Brand values don’t have any real significance until they are put into practice.
While it may feel like hard work to sit down with your team and create a set of values that the brand – and its people – will stand for, they’re just words on a screen or a bit of paper. Brands have to believe in their values enough to live them and make them part of every business process.
Brands that live their values have an easier time creating a relationship of trust with consumers because they tend to communicate honestly. From my experience, these brands know that they aren’t perfect and strive to be better at everything they do.
A high-level of consumer trust bolsters the brand’s ability to manage a crisis well, and experience a rapid recovery.
But how do brands continue to live their values – and use them to support the brand through a crisis – when the world seems to be against them? They do this in three ways.
1.Everyone in the business knows, understands and supports the values
Managing a crisis draws in people from across the business, so it is essential that it’s not just those on the frontline of public communications that are well versed in the brand’s values.
It’s not just knowledge that’s important. People have to believe that decision-makers in the business know, support and live the values themselves. If one of the brand’s values is supporting diversity, what does leadership do to show this? Do they advocate in this area? Does the brand have schemes to bolster the diversity of its leadership team? Or is this value simply aspirational, and no real action is ever taken?
If employees don’t see the brand acting in accordance with the values it professes, they will have a more difficult time convincing others that these values are genuine.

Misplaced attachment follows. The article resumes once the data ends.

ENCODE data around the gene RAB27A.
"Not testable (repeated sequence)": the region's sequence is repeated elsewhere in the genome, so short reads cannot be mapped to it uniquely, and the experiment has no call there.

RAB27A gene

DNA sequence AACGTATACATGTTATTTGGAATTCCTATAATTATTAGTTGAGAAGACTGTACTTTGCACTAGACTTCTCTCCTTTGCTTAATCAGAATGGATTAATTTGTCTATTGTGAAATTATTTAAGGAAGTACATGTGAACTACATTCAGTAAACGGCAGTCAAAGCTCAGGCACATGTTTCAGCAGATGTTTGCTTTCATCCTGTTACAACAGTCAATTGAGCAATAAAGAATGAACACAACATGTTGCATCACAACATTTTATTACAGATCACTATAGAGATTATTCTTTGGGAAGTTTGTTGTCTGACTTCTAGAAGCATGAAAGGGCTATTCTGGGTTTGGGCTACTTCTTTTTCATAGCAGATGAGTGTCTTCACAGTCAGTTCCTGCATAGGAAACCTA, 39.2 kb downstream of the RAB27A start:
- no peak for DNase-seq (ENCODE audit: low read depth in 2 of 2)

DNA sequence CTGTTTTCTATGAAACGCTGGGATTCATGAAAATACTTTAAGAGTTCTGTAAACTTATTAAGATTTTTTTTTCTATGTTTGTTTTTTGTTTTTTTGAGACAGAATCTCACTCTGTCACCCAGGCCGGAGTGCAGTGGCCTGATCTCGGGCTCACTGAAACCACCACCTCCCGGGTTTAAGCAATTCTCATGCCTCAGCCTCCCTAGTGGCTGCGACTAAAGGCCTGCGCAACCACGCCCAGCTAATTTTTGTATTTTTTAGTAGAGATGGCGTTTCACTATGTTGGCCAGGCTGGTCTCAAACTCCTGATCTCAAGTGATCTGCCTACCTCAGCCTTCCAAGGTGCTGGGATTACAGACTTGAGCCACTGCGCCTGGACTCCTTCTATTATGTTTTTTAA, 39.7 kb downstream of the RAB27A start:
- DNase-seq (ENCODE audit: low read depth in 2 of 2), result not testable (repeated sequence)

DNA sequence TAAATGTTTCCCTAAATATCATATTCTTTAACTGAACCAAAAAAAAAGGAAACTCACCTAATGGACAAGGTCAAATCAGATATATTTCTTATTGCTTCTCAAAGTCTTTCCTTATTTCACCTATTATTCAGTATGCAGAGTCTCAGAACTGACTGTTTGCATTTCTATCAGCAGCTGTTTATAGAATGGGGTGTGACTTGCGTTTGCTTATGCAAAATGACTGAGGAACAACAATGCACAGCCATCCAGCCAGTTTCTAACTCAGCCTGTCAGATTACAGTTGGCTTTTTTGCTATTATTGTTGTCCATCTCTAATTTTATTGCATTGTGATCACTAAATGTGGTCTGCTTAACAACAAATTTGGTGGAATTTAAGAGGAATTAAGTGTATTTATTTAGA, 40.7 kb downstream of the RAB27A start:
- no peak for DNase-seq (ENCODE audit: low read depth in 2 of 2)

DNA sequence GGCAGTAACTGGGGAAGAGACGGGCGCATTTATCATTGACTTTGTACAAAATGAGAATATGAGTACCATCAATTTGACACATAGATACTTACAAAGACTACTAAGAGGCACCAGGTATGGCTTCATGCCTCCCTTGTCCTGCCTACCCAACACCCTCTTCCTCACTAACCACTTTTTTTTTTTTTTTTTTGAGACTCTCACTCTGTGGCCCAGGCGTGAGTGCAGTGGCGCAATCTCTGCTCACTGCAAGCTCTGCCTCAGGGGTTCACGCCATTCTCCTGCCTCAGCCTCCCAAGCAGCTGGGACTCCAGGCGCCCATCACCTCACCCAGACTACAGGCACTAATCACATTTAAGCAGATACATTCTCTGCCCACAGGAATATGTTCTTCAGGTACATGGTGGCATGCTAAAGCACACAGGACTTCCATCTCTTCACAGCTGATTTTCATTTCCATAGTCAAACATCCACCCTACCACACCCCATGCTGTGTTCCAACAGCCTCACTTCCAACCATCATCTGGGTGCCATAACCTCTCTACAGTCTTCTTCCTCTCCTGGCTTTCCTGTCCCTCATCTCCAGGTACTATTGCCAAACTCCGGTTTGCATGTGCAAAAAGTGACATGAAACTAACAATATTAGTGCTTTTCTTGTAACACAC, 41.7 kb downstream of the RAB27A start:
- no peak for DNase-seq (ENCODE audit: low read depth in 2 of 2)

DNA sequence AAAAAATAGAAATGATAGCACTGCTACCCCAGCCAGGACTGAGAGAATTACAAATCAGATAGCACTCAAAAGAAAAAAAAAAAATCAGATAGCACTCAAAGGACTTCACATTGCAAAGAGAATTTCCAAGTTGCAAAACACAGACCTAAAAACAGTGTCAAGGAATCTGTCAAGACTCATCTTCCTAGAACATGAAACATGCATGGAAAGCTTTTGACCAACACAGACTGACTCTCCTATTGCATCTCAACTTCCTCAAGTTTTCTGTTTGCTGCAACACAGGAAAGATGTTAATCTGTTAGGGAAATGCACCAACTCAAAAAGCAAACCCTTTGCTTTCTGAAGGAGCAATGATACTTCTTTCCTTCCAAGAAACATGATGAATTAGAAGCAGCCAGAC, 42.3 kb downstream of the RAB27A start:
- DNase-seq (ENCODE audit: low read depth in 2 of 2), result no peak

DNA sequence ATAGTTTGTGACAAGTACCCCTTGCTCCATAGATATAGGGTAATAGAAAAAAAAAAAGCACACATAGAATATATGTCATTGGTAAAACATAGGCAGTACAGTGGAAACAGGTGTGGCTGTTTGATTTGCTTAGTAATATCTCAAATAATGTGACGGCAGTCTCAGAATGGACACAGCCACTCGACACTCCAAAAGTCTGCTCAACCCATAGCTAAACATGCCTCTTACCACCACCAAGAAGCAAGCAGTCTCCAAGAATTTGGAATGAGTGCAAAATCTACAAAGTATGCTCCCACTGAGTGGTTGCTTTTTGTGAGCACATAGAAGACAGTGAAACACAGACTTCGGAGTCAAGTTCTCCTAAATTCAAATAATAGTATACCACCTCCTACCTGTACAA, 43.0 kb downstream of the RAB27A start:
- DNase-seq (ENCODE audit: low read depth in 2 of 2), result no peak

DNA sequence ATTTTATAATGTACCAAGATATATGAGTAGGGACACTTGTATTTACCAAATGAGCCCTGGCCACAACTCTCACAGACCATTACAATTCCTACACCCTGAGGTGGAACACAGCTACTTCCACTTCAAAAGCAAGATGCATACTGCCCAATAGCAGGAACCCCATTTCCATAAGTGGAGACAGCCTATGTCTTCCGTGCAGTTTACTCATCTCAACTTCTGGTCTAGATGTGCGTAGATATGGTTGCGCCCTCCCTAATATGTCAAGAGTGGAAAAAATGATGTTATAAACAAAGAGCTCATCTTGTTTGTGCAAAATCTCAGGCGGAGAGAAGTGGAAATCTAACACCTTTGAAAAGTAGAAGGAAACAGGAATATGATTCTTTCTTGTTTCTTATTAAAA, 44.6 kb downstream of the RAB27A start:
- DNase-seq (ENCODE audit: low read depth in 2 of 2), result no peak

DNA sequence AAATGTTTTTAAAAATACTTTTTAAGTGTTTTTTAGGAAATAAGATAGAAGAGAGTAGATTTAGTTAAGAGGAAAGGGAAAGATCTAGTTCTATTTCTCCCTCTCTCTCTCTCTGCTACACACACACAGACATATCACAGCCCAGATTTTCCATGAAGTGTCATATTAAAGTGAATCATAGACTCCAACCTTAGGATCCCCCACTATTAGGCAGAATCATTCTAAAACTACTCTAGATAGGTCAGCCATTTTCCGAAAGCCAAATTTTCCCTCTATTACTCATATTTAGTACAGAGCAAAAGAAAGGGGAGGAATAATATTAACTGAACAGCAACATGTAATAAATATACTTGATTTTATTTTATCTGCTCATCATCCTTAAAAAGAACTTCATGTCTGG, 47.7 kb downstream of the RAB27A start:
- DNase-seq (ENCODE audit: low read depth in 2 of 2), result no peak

But when values are set by the leadership and lived every day, employees can be confident in their messaging. They know what they can and cannot say, and they know that the brand will support their words with action.
2. The public can see that the brand, and its employees, follow these values
Does the brand have a history of acting to support the things it says it values? It’s an important way of demonstrating to the public that they can trust the brand to keep its word.
If people can look back and see that a brand often says one thing, but then fails to make real change, why should they believe the brand’s words during a crisis?
A crisis is always unwelcome and best avoided, but it does offer brands the chance to remind customers about its values and show them that it can be trusted to do what it says. If a mistake has been made, it will be rectified. People can hear that message and believe it.
3. All crisis communication is designed to reinforce these values and communicates them in a way that makes people want to listen
Ideally, employees should take the values and messages that the brand wants to communicate during a crisis and adapt them – not just to each channel, but to each individual that they decide to respond to.
It may save time to copy and paste the exact same message to multiple people, or to post “see our policy on X” and link to a page of corporate policy, but the message won’t get through.
Empathy helps messages resonate with people – especially during a crisis situation.
Often, we find that legal teams encourage the brand to shy away from apologising (lest they admit liability), but expressing empathy doesn’t have to mean apologising and admitting fault. It can be a simple expression of understanding; showing that you hear what people are saying, that you understand why they are upset and can sympathise with them. But this should be followed by action.
A brand’s values can help support the brand through a crisis, but only if these values are lived throughout the brand, every day. Values can’t be enforced, but when employees and leaders believe in the brand’s values – and are committed to making a positive change to reflect them – they can help foster understanding during a crisis and help to temper hostility and misunderstanding.